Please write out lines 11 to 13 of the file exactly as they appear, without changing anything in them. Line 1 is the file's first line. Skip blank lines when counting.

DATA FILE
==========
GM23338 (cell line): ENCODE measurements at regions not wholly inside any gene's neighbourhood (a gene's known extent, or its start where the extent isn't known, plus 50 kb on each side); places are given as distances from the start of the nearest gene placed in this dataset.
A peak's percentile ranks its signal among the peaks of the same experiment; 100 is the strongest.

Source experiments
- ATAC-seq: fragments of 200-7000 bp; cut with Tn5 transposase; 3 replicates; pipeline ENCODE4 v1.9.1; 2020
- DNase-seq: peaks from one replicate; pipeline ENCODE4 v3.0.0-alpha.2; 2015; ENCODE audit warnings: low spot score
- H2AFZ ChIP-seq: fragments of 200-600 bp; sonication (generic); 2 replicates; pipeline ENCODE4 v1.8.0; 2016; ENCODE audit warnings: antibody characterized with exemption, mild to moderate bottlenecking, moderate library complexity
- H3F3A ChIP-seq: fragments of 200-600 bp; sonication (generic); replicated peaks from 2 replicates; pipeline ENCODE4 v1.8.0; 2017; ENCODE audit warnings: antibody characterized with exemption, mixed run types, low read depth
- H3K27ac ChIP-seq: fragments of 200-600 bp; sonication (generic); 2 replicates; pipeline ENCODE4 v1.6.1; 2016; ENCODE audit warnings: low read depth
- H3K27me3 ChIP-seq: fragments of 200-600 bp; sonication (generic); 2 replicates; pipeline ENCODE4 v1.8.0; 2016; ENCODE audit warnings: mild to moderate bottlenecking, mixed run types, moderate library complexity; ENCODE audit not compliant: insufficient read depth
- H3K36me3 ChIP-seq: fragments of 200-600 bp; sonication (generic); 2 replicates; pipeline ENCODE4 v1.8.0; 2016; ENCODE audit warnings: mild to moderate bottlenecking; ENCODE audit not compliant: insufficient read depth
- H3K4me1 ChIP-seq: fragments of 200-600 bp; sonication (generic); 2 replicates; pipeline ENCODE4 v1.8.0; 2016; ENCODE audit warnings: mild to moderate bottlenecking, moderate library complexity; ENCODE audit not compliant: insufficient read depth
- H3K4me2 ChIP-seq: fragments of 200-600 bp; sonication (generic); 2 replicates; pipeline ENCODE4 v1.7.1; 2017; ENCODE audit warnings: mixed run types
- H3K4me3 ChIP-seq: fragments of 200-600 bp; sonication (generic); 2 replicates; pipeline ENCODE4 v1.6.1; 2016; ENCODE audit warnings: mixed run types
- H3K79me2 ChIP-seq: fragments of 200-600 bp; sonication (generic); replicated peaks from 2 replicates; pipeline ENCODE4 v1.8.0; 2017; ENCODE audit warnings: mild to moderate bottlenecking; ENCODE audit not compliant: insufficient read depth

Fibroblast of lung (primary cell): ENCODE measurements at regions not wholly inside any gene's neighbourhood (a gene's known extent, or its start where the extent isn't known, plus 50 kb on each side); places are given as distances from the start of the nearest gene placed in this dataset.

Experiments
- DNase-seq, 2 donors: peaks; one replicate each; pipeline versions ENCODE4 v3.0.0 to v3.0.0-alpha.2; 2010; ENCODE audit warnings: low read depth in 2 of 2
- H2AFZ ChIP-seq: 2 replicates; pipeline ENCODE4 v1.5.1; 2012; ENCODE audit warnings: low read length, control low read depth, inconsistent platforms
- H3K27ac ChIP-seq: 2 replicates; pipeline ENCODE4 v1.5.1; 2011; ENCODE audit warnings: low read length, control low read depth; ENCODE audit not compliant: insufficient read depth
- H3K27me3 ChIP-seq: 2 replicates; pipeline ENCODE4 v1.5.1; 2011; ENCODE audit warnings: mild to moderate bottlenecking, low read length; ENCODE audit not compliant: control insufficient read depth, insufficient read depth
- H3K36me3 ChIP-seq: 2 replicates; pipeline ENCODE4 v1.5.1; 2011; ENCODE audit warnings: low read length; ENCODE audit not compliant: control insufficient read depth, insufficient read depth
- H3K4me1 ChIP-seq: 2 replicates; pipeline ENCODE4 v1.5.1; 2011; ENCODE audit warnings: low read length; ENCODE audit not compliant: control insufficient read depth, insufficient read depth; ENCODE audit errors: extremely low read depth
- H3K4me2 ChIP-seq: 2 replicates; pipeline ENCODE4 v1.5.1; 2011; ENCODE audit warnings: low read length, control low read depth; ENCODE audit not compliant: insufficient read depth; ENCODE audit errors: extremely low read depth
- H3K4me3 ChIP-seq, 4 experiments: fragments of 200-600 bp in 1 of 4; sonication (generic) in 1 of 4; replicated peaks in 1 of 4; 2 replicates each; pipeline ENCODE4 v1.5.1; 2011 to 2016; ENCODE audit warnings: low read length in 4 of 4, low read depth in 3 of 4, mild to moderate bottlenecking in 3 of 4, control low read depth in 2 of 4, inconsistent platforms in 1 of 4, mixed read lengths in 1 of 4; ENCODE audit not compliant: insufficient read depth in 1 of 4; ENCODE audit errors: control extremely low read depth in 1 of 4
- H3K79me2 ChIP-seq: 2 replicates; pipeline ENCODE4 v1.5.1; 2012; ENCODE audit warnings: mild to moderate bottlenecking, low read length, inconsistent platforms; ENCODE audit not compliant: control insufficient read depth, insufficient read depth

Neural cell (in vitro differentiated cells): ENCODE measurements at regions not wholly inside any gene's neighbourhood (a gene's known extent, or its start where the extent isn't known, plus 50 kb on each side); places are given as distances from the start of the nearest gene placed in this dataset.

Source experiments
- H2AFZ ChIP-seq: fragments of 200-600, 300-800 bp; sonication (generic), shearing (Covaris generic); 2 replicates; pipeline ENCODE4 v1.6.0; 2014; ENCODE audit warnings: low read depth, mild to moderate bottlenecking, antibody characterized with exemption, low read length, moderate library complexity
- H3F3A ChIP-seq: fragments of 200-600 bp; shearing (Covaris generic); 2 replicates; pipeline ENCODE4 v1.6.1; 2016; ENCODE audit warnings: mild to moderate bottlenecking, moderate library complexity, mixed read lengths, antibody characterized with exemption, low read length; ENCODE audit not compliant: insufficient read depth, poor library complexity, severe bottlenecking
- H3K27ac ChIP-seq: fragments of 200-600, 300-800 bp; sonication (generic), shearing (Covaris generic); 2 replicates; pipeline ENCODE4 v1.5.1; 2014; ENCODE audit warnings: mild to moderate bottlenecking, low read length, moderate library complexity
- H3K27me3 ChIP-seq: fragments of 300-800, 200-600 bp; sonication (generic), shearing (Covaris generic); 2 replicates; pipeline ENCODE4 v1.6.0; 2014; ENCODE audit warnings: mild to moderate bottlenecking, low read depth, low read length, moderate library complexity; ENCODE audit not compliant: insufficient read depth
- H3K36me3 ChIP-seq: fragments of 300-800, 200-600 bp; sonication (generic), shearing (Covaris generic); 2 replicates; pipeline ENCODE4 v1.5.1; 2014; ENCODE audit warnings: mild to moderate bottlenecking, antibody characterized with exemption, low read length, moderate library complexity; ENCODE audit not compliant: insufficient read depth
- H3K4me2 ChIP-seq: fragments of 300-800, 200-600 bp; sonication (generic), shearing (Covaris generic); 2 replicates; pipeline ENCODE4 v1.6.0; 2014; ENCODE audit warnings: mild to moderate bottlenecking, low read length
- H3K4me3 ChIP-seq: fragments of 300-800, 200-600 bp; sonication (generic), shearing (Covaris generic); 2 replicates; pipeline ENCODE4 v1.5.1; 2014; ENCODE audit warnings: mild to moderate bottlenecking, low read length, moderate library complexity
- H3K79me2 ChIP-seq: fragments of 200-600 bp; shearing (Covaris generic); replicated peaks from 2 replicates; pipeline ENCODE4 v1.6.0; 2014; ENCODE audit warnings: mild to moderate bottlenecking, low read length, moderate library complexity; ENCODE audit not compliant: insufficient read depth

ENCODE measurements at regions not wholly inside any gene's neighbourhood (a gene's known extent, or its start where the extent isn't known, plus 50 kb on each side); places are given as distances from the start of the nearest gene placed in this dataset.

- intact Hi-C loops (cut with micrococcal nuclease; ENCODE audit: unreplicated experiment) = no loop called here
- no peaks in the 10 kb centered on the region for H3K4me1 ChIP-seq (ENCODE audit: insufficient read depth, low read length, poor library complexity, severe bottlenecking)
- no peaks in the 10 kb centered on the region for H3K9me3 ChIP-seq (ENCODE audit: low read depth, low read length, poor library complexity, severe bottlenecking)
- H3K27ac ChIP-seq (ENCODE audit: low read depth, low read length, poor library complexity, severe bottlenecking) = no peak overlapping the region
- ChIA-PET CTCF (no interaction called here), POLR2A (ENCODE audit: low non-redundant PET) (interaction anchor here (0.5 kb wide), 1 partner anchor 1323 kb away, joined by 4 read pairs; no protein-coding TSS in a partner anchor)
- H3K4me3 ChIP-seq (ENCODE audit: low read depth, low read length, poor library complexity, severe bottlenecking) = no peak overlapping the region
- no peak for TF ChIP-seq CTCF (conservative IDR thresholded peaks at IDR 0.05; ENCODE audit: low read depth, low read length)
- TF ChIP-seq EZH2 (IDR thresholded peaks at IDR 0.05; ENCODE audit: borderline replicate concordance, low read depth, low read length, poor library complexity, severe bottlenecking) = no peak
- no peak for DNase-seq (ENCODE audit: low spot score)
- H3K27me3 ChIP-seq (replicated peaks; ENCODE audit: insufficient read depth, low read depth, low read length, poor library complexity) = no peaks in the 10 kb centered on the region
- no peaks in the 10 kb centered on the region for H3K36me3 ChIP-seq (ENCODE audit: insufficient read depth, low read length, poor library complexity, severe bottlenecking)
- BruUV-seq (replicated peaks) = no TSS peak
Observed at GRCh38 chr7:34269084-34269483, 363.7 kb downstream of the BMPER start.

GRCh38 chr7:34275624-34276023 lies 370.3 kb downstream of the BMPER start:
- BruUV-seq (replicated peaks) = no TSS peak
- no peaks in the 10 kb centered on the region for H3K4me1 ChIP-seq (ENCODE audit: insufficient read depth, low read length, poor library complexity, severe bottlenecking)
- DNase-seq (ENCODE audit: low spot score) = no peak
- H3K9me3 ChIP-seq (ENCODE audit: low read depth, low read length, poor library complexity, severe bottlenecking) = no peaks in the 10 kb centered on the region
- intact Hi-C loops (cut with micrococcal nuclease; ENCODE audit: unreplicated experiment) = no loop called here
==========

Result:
- H3K4me1 ChIP-seq: fragments of 200-600 bp; sonication (generic); 2 replicates; pipeline ENCODE4 v1.8.0; 2016; ENCODE audit warnings: mild to moderate bottlenecking, moderate library complexity; ENCODE audit not compliant: insufficient read depth
- H3K4me2 ChIP-seq: fragments of 200-600 bp; sonication (generic); 2 replicates; pipeline ENCODE4 v1.7.1; 2017; ENCODE audit warnings: mixed run types
- H3K4me3 ChIP-seq: fragments of 200-600 bp; sonication (generic); 2 replicates; pipeline ENCODE4 v1.6.1; 2016; ENCODE audit warnings: mixed run types